XTEND

“Xtend is a statically typed programming language which is translated to readable Java source code. It supports existing Java Idioms and is designed to work even better with existing Java APIs than Java itself. Xtend is a flexible and powerful tool to build useful abstractions and comes with advanced Eclipse IDE integration. It’s an open source project at Eclipse.”
Sven EfftingeCreator of Xtend

Xtend self-proclaims itself as ‘Modernized Java’. The language has placed itself as ‘faster than Groovy, simpler than Scala and incorporates all the benefits of Java’.

Xtend is built on top of the Xtext language development tool, which gives it great integration with the Eclipse IDE. Well it’s not hard to see why, as both Xtend and Xtext are eclipse projects! Other IDE fanboys will not get tight integration with their IDE of choice, in a similar way to Kotlin preferring IntelliJ IDEA.

On your marks, Get set, code!

We went straight to Eclipse to get some code down and noticed that it’s actually quite familiar ground (as a Java developer). The Xtend language syntax has remained fairly true to Java, which could be considered a good or a bad thing, depending on your impressions of the Java syntax :) Yes it is simpler as the the usual Java baggage has been removed (as with most new langs) leaving the code more readable and only using structure and key- words where needed, leaving us with a readable, cleaner, implementation. Lets take a look as some code:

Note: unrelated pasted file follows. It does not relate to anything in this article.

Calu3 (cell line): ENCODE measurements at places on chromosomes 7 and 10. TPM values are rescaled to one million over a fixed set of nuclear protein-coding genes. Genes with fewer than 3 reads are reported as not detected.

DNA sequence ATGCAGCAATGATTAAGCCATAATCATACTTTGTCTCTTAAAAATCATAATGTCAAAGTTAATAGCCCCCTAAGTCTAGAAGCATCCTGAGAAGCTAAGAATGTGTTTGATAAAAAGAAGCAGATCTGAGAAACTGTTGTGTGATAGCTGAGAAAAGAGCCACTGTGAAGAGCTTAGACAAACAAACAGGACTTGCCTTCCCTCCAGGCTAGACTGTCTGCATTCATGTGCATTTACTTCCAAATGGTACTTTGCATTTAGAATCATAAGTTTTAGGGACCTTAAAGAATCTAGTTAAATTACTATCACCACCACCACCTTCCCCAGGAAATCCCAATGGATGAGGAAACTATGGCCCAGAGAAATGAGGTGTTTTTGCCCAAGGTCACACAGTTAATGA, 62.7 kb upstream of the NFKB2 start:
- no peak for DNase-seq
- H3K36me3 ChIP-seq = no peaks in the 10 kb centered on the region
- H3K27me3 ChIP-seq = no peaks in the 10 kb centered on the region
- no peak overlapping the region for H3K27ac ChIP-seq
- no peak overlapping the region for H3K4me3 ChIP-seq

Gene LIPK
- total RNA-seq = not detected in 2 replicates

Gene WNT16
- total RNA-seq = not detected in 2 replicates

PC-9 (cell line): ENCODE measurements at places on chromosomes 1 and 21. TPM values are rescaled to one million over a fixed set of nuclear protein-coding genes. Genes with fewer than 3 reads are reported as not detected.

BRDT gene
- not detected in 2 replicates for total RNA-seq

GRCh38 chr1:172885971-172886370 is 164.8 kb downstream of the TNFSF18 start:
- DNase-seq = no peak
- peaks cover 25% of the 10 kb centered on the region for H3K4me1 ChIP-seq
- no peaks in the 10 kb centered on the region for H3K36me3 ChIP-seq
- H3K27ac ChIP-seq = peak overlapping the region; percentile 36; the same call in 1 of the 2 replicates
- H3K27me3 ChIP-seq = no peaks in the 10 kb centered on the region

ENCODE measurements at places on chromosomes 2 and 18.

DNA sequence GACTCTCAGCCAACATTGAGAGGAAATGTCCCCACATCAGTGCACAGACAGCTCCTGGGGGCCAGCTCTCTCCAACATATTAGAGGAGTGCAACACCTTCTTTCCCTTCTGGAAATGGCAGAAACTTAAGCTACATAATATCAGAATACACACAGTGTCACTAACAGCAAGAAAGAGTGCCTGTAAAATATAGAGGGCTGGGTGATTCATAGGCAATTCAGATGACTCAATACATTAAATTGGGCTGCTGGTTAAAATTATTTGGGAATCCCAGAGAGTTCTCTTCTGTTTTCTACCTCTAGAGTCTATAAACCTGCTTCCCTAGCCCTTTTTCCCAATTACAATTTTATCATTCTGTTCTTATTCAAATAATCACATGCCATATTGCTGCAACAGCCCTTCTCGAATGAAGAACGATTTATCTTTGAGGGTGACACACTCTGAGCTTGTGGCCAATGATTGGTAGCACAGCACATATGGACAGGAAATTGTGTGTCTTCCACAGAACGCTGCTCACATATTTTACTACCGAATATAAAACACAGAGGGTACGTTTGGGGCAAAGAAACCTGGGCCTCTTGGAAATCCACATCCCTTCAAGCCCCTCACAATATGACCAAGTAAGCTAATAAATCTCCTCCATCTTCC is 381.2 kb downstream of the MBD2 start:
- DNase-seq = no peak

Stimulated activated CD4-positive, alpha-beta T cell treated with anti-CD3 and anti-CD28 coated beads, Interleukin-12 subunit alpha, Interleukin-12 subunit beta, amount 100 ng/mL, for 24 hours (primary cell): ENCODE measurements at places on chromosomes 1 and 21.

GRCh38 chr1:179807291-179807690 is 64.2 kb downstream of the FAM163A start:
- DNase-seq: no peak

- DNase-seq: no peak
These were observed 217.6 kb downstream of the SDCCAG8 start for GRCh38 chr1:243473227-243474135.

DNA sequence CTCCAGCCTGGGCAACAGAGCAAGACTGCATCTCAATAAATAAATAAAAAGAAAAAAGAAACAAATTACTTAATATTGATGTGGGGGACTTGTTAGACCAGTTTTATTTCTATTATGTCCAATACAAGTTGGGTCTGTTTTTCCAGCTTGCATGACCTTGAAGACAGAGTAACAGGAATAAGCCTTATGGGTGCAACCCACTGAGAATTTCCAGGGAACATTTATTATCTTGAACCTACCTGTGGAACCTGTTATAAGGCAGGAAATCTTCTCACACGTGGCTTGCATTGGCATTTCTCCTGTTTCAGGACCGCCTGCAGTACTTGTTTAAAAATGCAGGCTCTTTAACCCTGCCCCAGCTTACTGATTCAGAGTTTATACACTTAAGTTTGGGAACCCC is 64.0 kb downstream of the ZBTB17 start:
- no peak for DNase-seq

package com.zt

class Oppa {    def static void main(String[] args)    {        println('Gangnam, Style')    }}

Note we don’t like using “Hello, World” examples as you rarely get much out of them, so here is our “Gangham Style” example :) So far we see very little has changed from Java, but one thing we did notice in the IDE is an xtend- gen source folder which has interpreted the Xtend code into Java code:

package com.zt;

import org.eclipse.xtext.xbase.lib.InputOutput;

@SuppressWarnings("all")public class Oppa {  public static void main(final String[] args) {    InputOutput.println("Gangnam, Style");  }}

Interestingly it pulls in it’s own println implementation via the InputOutput Xtend class.

Overall in the Xtend HTTP server example, we wrote 137 lines of code, which was translated into 309 lines of Java. The Java created isn’t particu- larly readable and it wouldn’t be particularly nice to edit it, so I’m not really sure why it’s shown.

jvm languages report - xtend screenshot

Amusingly, at one stage we got into a state where the Xtend code compiled yet the Java code did not :)

Why did you make the decision to translate your Xtend code into Java code, rather than directly to bytecode?

Fast and optimizing Java compilers we have. Xtend code usually runs as fast as the equivalent but much more verbose Java code.